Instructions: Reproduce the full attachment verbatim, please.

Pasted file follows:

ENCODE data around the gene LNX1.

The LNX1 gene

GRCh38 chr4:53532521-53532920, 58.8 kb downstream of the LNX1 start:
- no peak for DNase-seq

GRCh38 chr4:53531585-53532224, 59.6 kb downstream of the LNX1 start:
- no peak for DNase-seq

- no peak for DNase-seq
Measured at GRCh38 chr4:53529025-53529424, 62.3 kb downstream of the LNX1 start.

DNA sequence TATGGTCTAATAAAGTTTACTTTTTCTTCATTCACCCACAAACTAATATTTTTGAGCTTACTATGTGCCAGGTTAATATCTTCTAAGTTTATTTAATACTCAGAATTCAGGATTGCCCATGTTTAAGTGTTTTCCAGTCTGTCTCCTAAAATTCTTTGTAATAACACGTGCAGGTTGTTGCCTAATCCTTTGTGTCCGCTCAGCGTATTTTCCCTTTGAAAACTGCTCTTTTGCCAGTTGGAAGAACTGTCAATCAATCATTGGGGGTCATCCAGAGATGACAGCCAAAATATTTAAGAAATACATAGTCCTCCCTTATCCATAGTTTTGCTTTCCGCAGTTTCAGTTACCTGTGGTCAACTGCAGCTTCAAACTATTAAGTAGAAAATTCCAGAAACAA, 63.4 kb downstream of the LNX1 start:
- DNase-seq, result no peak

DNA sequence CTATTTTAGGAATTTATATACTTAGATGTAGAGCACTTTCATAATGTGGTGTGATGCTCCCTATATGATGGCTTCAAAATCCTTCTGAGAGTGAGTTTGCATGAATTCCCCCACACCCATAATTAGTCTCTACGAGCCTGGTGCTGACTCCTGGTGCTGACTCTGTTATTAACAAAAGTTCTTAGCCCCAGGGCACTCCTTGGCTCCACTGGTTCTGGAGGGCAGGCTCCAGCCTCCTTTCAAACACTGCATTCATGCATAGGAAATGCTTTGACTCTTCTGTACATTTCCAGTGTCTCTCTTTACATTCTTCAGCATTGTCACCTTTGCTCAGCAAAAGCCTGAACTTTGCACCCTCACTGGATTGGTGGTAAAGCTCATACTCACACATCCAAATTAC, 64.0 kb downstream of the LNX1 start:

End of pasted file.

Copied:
ENCODE data around the gene LNX1.

The LNX1 gene

GRCh38 chr4:53532521-53532920, 58.8 kb downstream of the LNX1 start:
- no peak for DNase-seq

GRCh38 chr4:53531585-53532224, 59.6 kb downstream of the LNX1 start:
- no peak for DNase-seq

- no peak for DNase-seq
Measured at GRCh38 chr4:53529025-53529424, 62.3 kb downstream of the LNX1 start.

DNA sequence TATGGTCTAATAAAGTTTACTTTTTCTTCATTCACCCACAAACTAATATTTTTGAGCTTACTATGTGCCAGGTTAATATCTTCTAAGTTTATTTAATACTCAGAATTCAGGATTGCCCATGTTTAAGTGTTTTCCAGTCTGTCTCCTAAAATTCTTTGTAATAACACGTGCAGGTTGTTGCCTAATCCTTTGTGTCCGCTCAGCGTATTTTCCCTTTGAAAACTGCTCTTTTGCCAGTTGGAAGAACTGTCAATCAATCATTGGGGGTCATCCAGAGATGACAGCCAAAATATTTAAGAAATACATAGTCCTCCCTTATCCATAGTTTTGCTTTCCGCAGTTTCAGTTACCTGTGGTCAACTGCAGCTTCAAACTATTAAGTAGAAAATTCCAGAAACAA, 63.4 kb downstream of the LNX1 start:
- DNase-seq, result no peak

DNA sequence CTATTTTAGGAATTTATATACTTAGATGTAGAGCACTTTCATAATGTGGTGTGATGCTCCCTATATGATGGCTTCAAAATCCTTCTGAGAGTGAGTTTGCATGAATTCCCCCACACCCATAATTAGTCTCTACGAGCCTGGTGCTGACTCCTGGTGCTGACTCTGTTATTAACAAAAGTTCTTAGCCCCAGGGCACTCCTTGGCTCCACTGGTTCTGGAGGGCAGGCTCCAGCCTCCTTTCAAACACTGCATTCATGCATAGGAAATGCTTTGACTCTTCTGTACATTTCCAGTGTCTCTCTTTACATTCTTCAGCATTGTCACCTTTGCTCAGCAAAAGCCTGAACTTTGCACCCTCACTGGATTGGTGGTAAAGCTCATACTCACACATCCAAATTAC, 64.0 kb downstream of the LNX1 start: